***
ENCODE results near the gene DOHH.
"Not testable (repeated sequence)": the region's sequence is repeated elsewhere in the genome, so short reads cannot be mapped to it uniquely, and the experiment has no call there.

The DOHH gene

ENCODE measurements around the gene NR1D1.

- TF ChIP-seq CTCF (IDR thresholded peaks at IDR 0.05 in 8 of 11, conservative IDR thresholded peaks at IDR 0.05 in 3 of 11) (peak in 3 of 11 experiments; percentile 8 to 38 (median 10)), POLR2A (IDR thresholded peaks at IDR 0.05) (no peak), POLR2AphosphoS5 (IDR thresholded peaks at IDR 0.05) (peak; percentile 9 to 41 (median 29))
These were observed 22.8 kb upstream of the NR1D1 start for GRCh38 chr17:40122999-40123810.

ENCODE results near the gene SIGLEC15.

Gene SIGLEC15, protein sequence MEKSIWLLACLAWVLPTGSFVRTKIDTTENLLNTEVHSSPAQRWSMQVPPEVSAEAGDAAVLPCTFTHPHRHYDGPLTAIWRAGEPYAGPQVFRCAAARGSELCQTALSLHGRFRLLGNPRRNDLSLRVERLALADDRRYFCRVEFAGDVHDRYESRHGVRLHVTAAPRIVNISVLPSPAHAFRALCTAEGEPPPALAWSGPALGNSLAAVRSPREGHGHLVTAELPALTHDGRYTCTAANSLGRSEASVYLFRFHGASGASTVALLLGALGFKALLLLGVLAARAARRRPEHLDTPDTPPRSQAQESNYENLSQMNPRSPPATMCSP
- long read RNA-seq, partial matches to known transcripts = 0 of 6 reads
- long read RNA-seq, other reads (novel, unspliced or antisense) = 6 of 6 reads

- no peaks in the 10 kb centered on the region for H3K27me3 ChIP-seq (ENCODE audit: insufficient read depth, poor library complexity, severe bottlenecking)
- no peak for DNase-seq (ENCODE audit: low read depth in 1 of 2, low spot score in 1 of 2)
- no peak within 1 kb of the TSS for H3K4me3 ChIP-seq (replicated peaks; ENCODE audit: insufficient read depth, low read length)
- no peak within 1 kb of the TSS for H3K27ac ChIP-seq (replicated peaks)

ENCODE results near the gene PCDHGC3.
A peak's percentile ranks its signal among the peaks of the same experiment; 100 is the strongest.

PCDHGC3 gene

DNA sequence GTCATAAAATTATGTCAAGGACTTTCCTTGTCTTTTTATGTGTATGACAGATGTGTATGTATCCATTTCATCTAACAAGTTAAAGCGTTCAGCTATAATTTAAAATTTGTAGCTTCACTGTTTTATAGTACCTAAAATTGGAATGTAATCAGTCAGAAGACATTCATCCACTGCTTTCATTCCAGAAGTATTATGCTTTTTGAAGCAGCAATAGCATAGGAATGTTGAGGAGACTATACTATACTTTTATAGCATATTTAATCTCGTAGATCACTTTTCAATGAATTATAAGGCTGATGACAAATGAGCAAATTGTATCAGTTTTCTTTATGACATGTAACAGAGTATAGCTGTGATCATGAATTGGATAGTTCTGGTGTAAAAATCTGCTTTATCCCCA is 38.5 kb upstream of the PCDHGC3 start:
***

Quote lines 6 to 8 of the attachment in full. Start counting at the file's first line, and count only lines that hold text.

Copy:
These were observed 22.8 kb upstream of the NR1D1 start for GRCh38 chr17:40122999-40123810.

ENCODE results near the gene SIGLEC15.

Gene SIGLEC15, protein sequence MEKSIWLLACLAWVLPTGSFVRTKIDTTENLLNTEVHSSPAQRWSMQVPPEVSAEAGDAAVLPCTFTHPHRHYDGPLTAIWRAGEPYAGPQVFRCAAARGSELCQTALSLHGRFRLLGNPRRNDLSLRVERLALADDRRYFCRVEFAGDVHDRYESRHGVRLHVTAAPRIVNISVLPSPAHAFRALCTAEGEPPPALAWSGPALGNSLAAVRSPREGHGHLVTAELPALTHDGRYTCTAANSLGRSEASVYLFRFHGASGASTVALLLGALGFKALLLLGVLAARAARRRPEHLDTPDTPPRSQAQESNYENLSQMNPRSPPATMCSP